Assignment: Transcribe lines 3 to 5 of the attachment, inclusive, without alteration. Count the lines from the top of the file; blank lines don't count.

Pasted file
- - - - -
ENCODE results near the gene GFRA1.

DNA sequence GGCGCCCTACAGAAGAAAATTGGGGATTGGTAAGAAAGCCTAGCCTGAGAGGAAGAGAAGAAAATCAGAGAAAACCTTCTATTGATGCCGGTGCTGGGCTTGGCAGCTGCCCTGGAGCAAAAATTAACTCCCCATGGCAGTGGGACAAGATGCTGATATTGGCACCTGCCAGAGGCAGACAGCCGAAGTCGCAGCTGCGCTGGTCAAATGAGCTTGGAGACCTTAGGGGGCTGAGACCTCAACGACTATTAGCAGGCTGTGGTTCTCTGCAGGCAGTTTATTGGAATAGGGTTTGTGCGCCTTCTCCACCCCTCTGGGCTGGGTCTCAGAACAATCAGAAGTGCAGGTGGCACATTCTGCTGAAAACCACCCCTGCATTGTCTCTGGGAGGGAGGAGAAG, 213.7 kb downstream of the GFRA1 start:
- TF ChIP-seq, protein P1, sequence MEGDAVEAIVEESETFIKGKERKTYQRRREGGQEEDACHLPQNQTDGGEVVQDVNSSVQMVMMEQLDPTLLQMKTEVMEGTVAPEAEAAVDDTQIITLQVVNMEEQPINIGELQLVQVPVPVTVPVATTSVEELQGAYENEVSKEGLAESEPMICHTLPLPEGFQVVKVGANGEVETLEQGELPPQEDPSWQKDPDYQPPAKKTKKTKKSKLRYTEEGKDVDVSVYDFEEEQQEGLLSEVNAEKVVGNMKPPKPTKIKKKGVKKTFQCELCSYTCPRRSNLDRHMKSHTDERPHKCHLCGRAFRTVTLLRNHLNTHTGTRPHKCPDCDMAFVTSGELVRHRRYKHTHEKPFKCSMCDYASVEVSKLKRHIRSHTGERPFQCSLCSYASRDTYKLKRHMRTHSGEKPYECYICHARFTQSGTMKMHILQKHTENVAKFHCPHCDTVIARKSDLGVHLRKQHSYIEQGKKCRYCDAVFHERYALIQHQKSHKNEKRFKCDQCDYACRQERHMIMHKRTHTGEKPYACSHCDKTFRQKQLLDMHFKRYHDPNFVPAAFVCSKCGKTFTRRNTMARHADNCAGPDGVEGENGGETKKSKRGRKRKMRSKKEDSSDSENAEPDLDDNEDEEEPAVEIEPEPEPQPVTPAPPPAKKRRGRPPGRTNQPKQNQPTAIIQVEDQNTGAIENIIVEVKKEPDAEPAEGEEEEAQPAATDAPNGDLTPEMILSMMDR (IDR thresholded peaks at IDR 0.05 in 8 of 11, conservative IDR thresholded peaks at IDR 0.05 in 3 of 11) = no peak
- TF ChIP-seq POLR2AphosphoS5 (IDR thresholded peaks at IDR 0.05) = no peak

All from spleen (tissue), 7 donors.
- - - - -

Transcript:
- TF ChIP-seq, protein P1, sequence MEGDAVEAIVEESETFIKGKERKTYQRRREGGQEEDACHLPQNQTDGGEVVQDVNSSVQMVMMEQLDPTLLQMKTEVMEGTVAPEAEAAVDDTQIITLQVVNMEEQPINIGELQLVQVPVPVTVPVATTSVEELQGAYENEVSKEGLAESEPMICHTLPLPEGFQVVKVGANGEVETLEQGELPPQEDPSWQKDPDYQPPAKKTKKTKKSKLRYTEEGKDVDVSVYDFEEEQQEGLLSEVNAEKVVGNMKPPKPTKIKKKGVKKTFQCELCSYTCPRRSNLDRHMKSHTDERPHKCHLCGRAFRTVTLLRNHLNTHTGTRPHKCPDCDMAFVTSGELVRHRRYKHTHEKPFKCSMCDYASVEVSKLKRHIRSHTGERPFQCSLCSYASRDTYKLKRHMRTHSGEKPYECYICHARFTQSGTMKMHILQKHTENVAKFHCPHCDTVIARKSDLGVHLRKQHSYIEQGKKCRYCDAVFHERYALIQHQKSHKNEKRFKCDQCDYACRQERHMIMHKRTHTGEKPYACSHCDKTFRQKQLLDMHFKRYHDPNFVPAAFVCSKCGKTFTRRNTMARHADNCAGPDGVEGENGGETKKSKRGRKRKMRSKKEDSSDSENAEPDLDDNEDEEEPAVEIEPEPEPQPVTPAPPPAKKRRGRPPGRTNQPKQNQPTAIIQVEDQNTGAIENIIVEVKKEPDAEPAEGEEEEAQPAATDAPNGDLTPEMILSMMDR (IDR thresholded peaks at IDR 0.05 in 8 of 11, conservative IDR thresholded peaks at IDR 0.05 in 3 of 11) = no peak
- TF ChIP-seq POLR2AphosphoS5 (IDR thresholded peaks at IDR 0.05) = no peak

All from spleen (tissue), 7 donors.